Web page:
Kieran Dodds (b. 1980) is a non-fiction photographer known internationally for his research-driven photo stories and portraiture. His personal work considers the interplay of environment and culture, tracing global stories through daily lives.
After reading Zoology at university, he was trained professionally at the prestigious Herald newspaper group in Glasgow, picking up national and international awards including a 1st prize from World Press Photo for his self-assigned story- The Bats of Kasanka. Most recently, he focussed on his home country at the time of political upheaval in Land of Scots using the landscape to consider depictions and realities of Scottish identity through time.
(displayed during the photo exhibition «The way I live» in the State Hermitage Museum in the frame of the X International Media-Forum «Dialogue of Cultures»)
«Only a ginger can call another ginger ginger!»
Tim Michin «Prejudice»
«What’s it like being ginger?»
Kieran about his project:
Cue lots of abuse and online trolling. Gingers are common fodder for idiots. Gingers, they tell us, are stupid, ugly or degenerate. It’s a recessive gene so by extension we are mutants in the bad sense. Not in the mutant hero, super-powered, X-men style mutants. If we could do that stuff no one would mess with us. All we can do is look great and reflect the sun with our porcelain skin.
Scotland has the highest percentage of ginger people in the world. Recently it was announced that Edinburgh is the world capital of ginger hair with 40% of the population carrying the gene. Only 13% actually have the blessed hair so we are still a small minority and a group that needs documented.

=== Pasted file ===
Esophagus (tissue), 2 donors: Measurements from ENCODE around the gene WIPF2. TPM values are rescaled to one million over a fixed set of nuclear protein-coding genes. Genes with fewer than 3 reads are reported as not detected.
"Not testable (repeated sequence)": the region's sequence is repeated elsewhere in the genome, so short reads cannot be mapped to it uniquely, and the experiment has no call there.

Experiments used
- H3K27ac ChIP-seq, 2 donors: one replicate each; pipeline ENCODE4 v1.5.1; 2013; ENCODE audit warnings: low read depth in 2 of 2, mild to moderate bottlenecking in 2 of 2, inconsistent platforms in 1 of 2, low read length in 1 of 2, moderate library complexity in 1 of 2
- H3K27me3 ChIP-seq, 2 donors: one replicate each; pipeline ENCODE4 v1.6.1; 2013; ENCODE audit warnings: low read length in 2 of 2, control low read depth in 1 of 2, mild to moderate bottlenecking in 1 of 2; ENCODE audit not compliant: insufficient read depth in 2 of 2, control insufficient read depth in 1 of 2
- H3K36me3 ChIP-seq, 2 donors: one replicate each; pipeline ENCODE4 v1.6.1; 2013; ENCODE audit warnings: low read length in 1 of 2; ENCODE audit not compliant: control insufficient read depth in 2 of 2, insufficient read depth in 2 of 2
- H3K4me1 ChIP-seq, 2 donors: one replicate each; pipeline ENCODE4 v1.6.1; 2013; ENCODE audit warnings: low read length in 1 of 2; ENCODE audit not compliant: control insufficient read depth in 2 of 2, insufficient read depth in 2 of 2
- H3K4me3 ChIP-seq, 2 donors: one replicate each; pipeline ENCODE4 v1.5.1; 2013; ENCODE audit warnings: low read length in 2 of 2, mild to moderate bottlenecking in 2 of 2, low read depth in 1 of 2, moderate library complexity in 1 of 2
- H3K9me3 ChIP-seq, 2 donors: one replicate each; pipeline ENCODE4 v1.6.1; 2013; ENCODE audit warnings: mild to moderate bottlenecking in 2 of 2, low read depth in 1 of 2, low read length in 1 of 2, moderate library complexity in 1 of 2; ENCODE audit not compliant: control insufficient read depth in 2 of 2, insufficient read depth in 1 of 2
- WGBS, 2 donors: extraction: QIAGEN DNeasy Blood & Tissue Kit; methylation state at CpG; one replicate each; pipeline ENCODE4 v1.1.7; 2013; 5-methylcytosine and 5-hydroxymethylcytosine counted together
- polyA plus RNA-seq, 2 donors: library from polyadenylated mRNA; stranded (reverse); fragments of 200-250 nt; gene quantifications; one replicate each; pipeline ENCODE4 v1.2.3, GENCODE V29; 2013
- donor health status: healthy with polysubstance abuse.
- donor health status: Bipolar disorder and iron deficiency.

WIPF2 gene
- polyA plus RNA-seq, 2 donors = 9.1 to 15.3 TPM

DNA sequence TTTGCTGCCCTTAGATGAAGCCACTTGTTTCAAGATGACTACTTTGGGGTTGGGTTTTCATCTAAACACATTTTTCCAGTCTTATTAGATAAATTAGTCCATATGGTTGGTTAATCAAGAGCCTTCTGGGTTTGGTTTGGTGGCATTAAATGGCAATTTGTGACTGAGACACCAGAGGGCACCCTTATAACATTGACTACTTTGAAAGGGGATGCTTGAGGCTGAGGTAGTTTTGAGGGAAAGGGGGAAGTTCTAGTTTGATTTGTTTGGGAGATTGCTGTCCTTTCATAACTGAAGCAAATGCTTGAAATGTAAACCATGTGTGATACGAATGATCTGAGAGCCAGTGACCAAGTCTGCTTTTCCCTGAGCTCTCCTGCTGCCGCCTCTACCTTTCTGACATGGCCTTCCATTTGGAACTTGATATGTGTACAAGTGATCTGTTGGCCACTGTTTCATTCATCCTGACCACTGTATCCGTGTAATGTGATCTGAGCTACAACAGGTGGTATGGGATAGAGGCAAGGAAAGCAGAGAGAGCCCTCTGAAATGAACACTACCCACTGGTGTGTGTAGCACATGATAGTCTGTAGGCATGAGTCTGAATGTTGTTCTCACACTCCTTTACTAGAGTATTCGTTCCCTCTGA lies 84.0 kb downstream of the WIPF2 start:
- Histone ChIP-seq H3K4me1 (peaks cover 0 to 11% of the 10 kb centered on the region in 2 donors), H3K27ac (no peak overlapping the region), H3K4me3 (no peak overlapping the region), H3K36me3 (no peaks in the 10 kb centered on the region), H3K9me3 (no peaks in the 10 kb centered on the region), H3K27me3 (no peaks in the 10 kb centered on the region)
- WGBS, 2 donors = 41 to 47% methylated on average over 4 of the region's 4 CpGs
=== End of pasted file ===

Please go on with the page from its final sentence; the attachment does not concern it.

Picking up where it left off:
Stories tend to be clinical and focus on the genetic basis of the colour, its impending extinction (not true by the way) or the enduring cultural persecution. I want to build on that and make this personal. This story is asking ginger people in Scotland what it’s like to live with the rarest hair color on planet earth.
Heirs of historical hair
Scotland is synonymous with ginger hair. The 1st century historian Tacitus referred to the people in this land as «red-haired». Clearly he wasn't ginger. In the Scottish National galleries I noticed paintings of a ginger Jesus and Mary (see these examples by Bottichelli, Poussin and Raphael ). I asked a member of staff why Jesus had ginger hair but they didnt know. Perhaps they were bought by patriotic Scots? I have been told a number of theories- it’s because the paint pigment degrades or it’s a visual trick to draw the eye or it’s a crown of gold to show symbolic importance.
That moment triggered this project. I am interested in asking what's so special, or not, about being ginger in Scotland today.